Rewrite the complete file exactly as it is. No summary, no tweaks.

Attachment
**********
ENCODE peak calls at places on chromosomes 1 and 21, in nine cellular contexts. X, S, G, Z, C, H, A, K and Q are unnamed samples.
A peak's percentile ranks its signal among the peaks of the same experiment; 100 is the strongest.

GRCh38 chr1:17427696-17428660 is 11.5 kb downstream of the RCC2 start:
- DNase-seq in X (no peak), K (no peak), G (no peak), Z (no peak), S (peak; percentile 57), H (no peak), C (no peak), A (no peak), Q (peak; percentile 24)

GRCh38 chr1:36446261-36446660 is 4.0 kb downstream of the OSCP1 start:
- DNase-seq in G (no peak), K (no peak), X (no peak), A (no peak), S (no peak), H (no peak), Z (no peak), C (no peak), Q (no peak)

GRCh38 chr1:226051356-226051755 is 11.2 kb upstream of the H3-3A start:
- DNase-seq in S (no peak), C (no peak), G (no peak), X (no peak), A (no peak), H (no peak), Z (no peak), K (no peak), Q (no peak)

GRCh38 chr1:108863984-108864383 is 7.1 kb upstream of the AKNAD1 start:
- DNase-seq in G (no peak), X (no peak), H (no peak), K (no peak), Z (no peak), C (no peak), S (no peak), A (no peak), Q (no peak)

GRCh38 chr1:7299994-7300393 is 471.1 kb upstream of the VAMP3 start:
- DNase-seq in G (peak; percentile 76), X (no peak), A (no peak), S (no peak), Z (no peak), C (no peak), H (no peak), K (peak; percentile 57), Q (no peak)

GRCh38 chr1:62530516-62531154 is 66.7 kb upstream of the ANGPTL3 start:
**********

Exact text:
ENCODE peak calls at places on chromosomes 1 and 21, in nine cellular contexts. X, S, G, Z, C, H, A, K and Q are unnamed samples.
A peak's percentile ranks its signal among the peaks of the same experiment; 100 is the strongest.

GRCh38 chr1:17427696-17428660 is 11.5 kb downstream of the RCC2 start:
- DNase-seq in X (no peak), K (no peak), G (no peak), Z (no peak), S (peak; percentile 57), H (no peak), C (no peak), A (no peak), Q (peak; percentile 24)

GRCh38 chr1:36446261-36446660 is 4.0 kb downstream of the OSCP1 start:
- DNase-seq in G (no peak), K (no peak), X (no peak), A (no peak), S (no peak), H (no peak), Z (no peak), C (no peak), Q (no peak)

GRCh38 chr1:226051356-226051755 is 11.2 kb upstream of the H3-3A start:
- DNase-seq in S (no peak), C (no peak), G (no peak), X (no peak), A (no peak), H (no peak), Z (no peak), K (no peak), Q (no peak)

GRCh38 chr1:108863984-108864383 is 7.1 kb upstream of the AKNAD1 start:
- DNase-seq in G (no peak), X (no peak), H (no peak), K (no peak), Z (no peak), C (no peak), S (no peak), A (no peak), Q (no peak)

GRCh38 chr1:7299994-7300393 is 471.1 kb upstream of the VAMP3 start:
- DNase-seq in G (peak; percentile 76), X (no peak), A (no peak), S (no peak), Z (no peak), C (no peak), H (no peak), K (peak; percentile 57), Q (no peak)

GRCh38 chr1:62530516-62531154 is 66.7 kb upstream of the ANGPTL3 start: